Canadian police hope rain puts damper on protests at world economic summits

By Rob Gillies, AP
Saturday, June 26, 2010

Police hope rain puts damper on summit protests

TORONTO — Police hoped a steady rain Saturday would put a damper on anti-globalization protests at the world summits, but were bracing for possible violence by splinter groups.

Previous summit gatherings have attracted massive protests by anti-globalization forces. But so far the Canadian protests have been smaller. The largest demonstration, a march in downtown Toronto sponsored by labor unions, was scheduled for Saturday.

Police said before the Saturday march that 32 summit-related arrests had been made with security being provided by an estimated 19,000 law enforcement officers drawn from all regions of Canada. The security costs are estimated at more than US$900 million.

Toronto Police Sgt. Tim Burrows said authorities are quite pleased that the protests are tame compared to what they’ve seen at previous summits. Hundreds of protesters moved through Toronto’s streets Friday, but police in riot gear blocked them from getting near the summit security zone downtown.

Burrows said police will be watching splinter groups within the protest who he said have promised violence. Police will try again to prevent protesters from getting close to the security fence around the site of the G-20 summit in downtown Toronto.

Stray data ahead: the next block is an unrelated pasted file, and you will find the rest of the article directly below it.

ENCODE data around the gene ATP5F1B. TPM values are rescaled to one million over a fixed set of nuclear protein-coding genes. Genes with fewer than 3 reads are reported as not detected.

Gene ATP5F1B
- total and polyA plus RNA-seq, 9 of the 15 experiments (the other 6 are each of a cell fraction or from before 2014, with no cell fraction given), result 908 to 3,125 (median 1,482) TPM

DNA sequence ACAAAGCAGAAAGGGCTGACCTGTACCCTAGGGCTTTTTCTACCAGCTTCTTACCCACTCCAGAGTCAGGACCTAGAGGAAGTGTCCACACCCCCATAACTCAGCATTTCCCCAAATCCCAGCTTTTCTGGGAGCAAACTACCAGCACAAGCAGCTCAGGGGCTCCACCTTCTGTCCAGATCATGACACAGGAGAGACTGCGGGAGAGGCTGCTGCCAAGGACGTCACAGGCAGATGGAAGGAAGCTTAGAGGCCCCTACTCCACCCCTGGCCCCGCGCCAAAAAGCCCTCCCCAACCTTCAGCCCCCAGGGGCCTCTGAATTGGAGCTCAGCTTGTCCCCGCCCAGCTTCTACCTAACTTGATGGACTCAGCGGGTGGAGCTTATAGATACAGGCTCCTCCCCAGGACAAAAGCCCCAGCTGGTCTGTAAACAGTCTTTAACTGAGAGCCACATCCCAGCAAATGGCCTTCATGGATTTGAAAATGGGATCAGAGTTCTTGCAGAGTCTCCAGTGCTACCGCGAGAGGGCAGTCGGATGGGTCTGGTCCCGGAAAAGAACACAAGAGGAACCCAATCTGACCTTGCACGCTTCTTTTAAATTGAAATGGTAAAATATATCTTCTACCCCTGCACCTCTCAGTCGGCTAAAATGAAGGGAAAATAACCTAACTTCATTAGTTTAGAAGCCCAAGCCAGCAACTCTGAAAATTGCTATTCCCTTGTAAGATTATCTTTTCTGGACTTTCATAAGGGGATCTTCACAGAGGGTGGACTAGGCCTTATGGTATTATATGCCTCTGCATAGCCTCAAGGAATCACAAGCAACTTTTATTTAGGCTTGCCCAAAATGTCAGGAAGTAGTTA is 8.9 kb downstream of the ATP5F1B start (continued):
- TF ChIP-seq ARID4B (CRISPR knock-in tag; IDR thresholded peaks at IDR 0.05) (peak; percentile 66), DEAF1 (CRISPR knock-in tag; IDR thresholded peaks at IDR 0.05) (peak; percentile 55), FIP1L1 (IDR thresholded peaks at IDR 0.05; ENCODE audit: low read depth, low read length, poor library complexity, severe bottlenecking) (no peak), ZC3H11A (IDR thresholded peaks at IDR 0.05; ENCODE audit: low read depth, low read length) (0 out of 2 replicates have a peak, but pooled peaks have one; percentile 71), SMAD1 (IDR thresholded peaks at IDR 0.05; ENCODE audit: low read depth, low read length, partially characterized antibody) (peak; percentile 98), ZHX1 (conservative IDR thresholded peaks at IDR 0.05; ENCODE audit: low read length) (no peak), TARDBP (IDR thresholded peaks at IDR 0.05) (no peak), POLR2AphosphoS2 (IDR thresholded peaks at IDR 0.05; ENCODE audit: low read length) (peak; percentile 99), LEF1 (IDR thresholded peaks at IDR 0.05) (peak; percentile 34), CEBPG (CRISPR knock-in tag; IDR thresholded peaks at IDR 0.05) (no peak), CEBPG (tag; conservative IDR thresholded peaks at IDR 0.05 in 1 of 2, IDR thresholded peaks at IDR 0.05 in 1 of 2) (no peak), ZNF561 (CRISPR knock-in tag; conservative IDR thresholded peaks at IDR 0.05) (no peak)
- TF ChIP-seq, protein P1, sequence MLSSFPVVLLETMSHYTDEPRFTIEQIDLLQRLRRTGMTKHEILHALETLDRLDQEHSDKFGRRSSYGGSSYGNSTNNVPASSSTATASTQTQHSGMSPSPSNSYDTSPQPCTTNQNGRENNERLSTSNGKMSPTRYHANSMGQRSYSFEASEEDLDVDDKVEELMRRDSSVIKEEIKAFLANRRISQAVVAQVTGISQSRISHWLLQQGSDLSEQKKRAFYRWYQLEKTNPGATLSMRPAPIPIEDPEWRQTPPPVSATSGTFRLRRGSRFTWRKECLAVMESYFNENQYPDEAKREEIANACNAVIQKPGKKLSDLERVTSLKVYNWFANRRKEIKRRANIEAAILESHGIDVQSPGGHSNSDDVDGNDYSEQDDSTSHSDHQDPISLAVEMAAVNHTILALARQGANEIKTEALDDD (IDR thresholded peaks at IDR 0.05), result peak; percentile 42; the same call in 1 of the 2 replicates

“From what we’ve seen in previous summits we’re quite happy with what our protesters are bringing to the table with the exception of a few,” Burrows said.

“They’ve protested peacefully. There have been a few people that have decided that they wanted to step out of line and test our response and they found themselves where they should be.”

Ontario’s provincial government quietly passed a regulation earlier this month allowing police to arrest anyone who refuses to show identification or submit to searches if they come within five meters (five yards) of the fence.

Toronto’s downtown core resembles a fortress, with a big steel and concrete fence erected along several blocks to protect the summit site.

Organizers of Saturday’s demonstration are hoping to draw a crowd of 10,000. One officer said police are hoping for lots of rain to help contain the protests.

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